13 April 2004
Tuesday, 13 April 2004
Get more go on moorings
Sometimes the God of the Sea, Tangaroa, plays a vital role in deciding the milestones and outcomes of oceanographic voyages. Yesterday was a case in point with strong westerly winds and a heavy, rough sea, which prevented us from recovering and re-deploying one of NIWA’s two deep-ocean biophysical time-series moorings. These have been deployed in the open ocean east of New Zealand over the last 3.5 years. This was the first time we haven’t been able to service them which is remarkable considering the sometimes hostile environment we are working in. The northern mooring is located about 300 km southeast of Napier in subtropical waters, while the southern mooring is situated on the southern slope of the Bounty Trough about 700 km due east of Dunedin in the subantarctic zone.
Both of the steel wire moorings stretch from near the sea-surface to the seafloor at water depths of about 3 km. They comprise various instruments placed at specific depths to collect information on biological, chemical and physical parameters throughout the water column. The instruments can be deployed on the moorings for periods of months to years. Near the sea surface, fluorometers and light meters provide data on plant biomass and productivity, and temperature and salinity loggers record changes in the physical properties of the water over time. Current meters measure the speed and direction of currents and help us understand the dynamics of water masses in the area. These data provide valuable information on how physical and biological processes are coupled in surface waters and, specifically, help us to determine the seasonality of marine algal (phytoplankton) production in the oceans around New Zealand. Generally, production peaks in spring in subtropical waters and in summer in subantarctic waters.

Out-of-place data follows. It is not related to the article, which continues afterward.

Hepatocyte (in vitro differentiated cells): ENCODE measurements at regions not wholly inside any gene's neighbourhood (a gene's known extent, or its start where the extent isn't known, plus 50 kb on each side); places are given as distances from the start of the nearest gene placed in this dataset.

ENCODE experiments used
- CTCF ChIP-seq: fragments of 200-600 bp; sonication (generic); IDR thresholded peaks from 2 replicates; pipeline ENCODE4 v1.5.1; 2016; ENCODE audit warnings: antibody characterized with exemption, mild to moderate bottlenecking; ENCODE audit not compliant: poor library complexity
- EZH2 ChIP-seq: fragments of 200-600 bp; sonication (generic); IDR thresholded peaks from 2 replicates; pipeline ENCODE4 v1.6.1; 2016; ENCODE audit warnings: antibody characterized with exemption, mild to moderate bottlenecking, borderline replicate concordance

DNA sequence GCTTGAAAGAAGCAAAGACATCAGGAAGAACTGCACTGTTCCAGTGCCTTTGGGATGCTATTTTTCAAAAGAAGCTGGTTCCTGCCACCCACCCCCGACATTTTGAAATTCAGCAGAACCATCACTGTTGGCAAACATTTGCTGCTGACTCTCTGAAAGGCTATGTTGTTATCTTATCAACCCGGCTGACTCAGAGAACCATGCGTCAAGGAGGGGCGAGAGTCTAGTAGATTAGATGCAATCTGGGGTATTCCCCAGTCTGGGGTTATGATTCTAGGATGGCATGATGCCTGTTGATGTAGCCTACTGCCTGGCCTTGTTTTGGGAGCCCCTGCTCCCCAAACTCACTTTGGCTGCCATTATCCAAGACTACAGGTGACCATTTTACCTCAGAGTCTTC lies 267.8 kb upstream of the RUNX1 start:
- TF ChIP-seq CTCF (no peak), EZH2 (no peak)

Once nutrient levels are depleted to an extent that phytoplankton production rates cannot be sustained, the particles sink out of the surface ocean. These sinking particles are captured by a sediment trap deployed on the mooring at a depth of 1500 metres. This instrument collects particles in a large funnel under which a set of bottles are rotated sequentially to allow a time-series of particle “rain” rates to be estimated.
Combined with information of particle production rates in surface waters, as determined from the near-surface fluorometers, these sediment trap data allow us to determine how quickly organic material is decomposed during its descent through the water column. This information means that we can construct inventories of important elements, like carbon and silica, in the ocean and make estimates of how much carbon is being sequestered into the deep ocean and is available as food for deep-ocean mid-water column and benthic communities, including economically important animals, such as deep-sea fish.
We are now heading north with the expectation of a more successful recovery and re-deployment of the northern mooring.
Scott Nodder (NIWA)